I think it can be more subtle than just the obvious 'Essential Maths'. I've done a fair amount of graphics coding - 2D and 3D, mainly non-gaming, quite a lot heavily fractal-based - and got by fine on the maths I'd been taught at college plus self-education of anything else I needed (like most coders I guess I'm pretty good with maths) - so the usual Linear Algebra, Logic, Basic Calculus etc - and I've never felt particularly constrained by what I knew or could teach myself.
However at one point I had the opportunity to work with a young guy who'd just done a joint maths/computing degree to develop an atmosphere engine (one that models light decay and other atmospheric/light interactions). What particularly impressed me was his familiarity with a vastly wider range of mathematical functions than a 'normal' coder - and consequently when a particular behaviour was required he was able to reach for a just the right mathematical function and implement that to solve a problem in hand. None of the maths he used was actually that complex - I could understand it fine when shown it - but rather because he knew his mathematical vocabulary with such depth and breadth he was able to reach for 'le mot juste' effortlessly whenever he needed it rather than floundering around looking for it like most of us.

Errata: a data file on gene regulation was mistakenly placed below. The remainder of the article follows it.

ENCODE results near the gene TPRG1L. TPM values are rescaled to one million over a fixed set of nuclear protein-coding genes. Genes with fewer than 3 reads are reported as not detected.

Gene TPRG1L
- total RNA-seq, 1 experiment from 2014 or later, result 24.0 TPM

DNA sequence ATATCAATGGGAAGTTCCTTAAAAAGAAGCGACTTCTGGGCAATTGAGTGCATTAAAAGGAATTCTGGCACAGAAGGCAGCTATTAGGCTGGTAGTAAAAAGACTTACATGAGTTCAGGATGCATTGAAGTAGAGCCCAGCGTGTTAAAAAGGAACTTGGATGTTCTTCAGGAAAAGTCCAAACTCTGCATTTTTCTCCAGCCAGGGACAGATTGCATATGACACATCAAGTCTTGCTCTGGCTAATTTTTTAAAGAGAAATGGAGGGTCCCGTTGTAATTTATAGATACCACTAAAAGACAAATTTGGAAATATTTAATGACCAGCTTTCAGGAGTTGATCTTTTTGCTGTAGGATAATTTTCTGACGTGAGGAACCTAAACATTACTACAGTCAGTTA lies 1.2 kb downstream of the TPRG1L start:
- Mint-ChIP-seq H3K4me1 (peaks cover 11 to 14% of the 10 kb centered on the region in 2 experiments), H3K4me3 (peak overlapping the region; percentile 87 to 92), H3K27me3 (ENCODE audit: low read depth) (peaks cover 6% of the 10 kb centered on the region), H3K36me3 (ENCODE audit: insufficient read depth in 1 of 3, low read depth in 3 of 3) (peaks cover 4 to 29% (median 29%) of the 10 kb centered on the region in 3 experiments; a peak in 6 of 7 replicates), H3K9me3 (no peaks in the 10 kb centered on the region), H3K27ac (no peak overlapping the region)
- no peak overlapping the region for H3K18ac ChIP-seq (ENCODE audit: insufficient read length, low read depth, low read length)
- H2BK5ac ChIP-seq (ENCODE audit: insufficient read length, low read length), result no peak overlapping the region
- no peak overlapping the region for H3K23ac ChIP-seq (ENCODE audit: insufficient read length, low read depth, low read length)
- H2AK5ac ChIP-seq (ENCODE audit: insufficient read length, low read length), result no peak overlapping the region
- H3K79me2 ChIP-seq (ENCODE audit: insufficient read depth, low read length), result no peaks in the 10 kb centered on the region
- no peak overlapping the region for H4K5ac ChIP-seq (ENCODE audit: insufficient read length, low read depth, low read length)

So I have a suspicion that, certainly in some problem domains, and possibly a wider selection than is obvious, a greater familiarity with maths than is common knowledge would lead to the implementation of better algorithms. We may only see a problem in terms of the tools in the toolbox and don't actually realise we're missing anything we don't have.